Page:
Sudoku types and classes

Sub Doku
Grids smaller than 9x9. Sometimes referred to as "Children's Sudoku" (especially the 4x4 variant) as the reduced number of possibilities makes them easier to solve.
Super Doku
Grids larger than 9x9.
Prime Doku
NxN grid where N is prime. Generally constructed with polyomino regions, e.g. Go Doku and pentominos.
Maximum Su Doku
The class of puzzles which have the maximum number of independent clues needed to allow a complete and unique solution.
Minimum Su Doku
The class of puzzles which have the minimum number of clues needed to allow a complete and unique solution.
Proper puzzle
A puzzle that has a unique solution.
Satisfactory puzzle
A puzzle that does not require trial and error. Note: the level of trial and error is usually not explicitly defined, see trial and error below.
Jigsaw Sudoku
regular 9x9 Sudoku that row and column rules apply, but instead of a 3x3 grid they are nine Jigsaw shapes.

Variants by size

A shape composed of equal sized, side-adjacent squares. Often used for Sudoku region variants. Polyominos are named by size: (5) pentomino, (6) hexomino, (7) heptomino, (8) octomino, and (9) nonomino.
5x5, 6x6, 7x7, 8x8 or 9x9 grid with irregular, polyomino, shaped regions and minimal number of clues.

Du-Sum-Oh puzzles are also known as Latin Squares Puzzles (invented by Mark Thompson), Squiggly Sudoku, Jigsaw Sudoku, Irregular Sudoku, or Geometric Sudoku. These puzzles typically have anywhere from 5 to 9 rows. The number of rows is always equal to the number of columns. The regions are polyominos made of the same number of squares that are in any one row of the puzzle. The irregularity of the regions compensates for the relatively small number of givens.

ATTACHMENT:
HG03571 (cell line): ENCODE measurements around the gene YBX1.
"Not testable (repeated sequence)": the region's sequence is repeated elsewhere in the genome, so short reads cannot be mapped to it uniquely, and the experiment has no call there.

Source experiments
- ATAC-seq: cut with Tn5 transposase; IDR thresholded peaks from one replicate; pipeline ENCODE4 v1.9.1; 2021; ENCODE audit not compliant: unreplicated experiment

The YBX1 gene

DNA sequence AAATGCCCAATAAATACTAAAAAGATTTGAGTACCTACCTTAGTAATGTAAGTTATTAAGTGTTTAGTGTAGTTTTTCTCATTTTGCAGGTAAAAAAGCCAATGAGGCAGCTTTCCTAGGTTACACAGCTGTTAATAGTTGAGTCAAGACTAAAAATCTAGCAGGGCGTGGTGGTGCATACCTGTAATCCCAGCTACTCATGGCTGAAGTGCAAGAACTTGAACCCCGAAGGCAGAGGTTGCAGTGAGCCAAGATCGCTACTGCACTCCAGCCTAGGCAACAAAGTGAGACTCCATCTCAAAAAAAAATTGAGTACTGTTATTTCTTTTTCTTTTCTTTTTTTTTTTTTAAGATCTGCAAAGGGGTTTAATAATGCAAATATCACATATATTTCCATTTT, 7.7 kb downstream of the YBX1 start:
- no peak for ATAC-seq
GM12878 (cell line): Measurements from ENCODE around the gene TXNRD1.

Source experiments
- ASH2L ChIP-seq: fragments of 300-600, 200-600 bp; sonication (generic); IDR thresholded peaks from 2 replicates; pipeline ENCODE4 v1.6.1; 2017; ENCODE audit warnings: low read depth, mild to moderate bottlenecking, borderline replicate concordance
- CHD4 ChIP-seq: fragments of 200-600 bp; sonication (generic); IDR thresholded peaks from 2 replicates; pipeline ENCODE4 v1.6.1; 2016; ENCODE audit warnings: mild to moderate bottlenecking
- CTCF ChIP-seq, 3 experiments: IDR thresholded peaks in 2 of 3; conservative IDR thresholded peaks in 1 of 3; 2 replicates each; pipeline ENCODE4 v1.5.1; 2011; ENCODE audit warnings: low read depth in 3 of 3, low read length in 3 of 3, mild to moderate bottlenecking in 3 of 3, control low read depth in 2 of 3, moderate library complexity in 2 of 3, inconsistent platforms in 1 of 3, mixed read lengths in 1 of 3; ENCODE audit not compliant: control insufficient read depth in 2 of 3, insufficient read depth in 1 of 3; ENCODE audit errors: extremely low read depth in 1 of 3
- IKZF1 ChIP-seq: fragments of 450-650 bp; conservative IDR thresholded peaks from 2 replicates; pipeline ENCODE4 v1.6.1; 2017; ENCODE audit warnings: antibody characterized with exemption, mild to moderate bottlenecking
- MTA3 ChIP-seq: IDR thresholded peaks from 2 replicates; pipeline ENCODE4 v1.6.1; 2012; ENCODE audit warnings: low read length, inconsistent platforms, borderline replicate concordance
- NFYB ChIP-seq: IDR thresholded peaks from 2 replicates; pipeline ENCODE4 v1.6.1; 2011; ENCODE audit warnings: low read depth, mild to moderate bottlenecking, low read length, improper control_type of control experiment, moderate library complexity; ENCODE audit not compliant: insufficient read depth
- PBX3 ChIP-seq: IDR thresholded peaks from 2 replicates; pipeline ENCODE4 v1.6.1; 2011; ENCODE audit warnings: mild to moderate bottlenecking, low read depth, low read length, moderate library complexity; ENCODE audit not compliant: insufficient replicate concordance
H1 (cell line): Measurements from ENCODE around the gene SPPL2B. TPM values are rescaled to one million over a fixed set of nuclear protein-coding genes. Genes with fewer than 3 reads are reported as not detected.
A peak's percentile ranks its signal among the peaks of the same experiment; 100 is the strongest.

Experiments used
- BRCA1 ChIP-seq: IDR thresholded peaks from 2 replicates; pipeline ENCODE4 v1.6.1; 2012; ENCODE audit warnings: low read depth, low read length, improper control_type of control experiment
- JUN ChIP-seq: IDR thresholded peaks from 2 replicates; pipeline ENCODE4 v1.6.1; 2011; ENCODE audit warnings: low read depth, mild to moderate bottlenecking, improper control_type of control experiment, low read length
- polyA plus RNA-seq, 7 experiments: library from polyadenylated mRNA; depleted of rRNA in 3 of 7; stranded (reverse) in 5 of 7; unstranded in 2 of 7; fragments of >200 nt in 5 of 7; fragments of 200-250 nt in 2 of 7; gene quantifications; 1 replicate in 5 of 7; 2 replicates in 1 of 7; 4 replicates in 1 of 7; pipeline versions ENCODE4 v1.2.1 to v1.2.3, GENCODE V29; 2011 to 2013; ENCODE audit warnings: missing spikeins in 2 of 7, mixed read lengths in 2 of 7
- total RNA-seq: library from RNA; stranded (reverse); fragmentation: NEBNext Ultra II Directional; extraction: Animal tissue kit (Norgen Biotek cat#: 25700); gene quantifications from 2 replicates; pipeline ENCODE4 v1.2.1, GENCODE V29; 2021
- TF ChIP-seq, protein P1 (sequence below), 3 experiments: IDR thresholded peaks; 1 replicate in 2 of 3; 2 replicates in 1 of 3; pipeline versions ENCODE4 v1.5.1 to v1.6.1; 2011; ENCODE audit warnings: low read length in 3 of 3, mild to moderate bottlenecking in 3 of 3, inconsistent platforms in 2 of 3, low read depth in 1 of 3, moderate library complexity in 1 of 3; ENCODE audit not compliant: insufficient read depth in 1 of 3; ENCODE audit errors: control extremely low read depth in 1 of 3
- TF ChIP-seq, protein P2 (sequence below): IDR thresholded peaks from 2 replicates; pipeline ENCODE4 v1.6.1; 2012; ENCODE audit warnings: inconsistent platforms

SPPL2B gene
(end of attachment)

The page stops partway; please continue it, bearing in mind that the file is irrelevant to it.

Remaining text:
Shi Doku
Four 2x2 regions. Shi is Japanese for 4.


Go Doku
5x5 grid with pentomino regions. Go is Japanese for 5.
5x5 grid with pentomino regions


These use six 2x3 rectangular regions:

Roku Doku
featured at the World Puzzle Championship
Sudoku X - with unique main diagonals


7x7 grid with six heptomino regions and a disjoint region, featured at the World Puzzle Championship.


Super Sudoku X - Four 4x2 + four 2x4 rectangular blocks.


Classic 9x9 grid with nine 3x3 regions.
Jigsaw Sudoku
9x9 grid with nonomino regions.
5x5, 6x6, 7x7, 8x8 or 9x9 grid with irregular, polyomino, shaped regions and minimal number of clues.

Only "One Rule" variant puzzles with simple givens are listed in this section. For variants with other clue mechanisms, see Constraint and clue variants.


Twelve 3x4 rectangular blocks.


Number Place Challenger
Sixteen 4x4 regions.


A 25x25 Giant Sudoku puzzle (link to solution)

Sudoku the Giant
Twenty-five 5x5 regions.


100 10x10 regions.

Constraint and clue variants

Puzzles with additional constraints on the placement of values including various forms of expressing the constraints (e.g. < > relations, sums, linked cells, etc.).

Main diagonals unique
the cell values along both main diagonals must be unique, see Sudoku X.
Relative digit location
digits use the same relative location within selected regions. The matching cells or regions are often color-coded.

Mathematics of Sudoku has identified numerous additional constraints as analytic possibilities.

Samunamupure (clue sums)
Regions of various shapes and sizes. The usual constraints of no repeated value in any row, column or region apply. The clues are given as sums of values within regions (e.g. a 4-cell region with sum 10 must consist of values 1,2,3,4 in some order).

Terms related to solving